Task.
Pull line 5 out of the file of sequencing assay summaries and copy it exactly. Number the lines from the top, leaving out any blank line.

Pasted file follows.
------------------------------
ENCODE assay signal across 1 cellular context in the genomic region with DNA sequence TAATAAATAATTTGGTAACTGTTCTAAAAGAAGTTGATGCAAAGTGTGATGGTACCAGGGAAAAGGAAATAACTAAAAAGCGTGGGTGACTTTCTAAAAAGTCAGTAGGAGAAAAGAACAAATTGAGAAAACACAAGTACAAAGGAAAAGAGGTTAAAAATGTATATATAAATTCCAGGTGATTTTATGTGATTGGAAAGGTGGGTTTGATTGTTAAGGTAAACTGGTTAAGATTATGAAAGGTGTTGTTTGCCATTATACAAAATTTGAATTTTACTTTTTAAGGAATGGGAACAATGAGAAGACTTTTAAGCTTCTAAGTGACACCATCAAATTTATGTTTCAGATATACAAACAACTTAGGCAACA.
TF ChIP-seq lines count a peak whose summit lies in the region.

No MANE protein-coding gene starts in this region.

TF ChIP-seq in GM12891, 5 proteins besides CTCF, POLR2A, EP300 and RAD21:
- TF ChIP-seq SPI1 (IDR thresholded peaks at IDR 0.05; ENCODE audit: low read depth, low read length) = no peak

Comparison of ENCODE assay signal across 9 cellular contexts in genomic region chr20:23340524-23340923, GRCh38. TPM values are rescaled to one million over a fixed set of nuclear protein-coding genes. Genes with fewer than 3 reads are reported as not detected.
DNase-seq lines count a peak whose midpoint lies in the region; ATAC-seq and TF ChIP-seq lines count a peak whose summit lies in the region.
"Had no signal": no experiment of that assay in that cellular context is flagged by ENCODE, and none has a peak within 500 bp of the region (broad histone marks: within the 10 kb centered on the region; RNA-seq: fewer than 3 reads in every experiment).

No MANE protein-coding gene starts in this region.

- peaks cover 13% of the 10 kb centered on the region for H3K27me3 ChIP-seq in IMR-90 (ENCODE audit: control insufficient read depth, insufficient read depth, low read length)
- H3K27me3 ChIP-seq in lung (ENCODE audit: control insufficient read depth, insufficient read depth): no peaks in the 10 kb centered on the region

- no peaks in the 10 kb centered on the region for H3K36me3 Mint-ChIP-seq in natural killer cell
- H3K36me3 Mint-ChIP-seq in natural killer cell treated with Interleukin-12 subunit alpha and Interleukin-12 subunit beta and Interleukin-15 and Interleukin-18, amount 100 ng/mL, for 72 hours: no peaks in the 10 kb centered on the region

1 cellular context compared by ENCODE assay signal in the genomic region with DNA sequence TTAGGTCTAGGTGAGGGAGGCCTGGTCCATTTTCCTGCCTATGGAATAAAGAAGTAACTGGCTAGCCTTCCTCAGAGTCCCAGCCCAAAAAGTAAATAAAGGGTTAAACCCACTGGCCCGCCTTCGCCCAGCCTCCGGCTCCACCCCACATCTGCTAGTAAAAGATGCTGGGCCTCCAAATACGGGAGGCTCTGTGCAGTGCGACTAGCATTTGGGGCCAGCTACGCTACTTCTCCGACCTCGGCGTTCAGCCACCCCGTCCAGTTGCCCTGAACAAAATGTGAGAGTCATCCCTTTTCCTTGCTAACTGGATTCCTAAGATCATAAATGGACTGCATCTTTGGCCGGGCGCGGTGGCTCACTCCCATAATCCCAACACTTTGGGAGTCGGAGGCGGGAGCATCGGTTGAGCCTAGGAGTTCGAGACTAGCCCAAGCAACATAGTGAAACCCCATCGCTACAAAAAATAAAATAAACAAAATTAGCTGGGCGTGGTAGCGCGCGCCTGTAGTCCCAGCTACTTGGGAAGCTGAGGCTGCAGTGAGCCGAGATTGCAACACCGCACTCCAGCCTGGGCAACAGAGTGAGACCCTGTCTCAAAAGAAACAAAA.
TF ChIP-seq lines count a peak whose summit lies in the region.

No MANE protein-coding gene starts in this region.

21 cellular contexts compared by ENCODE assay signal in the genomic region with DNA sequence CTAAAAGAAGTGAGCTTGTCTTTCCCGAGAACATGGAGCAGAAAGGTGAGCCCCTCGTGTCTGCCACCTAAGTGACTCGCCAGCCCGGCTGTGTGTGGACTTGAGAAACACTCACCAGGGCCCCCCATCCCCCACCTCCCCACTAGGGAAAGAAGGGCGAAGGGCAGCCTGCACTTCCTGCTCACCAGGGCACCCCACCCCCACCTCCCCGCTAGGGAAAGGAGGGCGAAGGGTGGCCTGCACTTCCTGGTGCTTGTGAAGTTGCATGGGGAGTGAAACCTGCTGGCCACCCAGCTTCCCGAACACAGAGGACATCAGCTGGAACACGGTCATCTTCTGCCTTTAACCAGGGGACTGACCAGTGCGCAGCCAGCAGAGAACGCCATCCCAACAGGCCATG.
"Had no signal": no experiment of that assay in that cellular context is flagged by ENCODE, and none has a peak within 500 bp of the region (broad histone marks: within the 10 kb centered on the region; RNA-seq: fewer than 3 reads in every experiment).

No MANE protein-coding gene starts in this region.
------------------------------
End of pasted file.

- TF ChIP-seq SPI1 (IDR thresholded peaks at IDR 0.05; ENCODE audit: low read depth, low read length) = no peak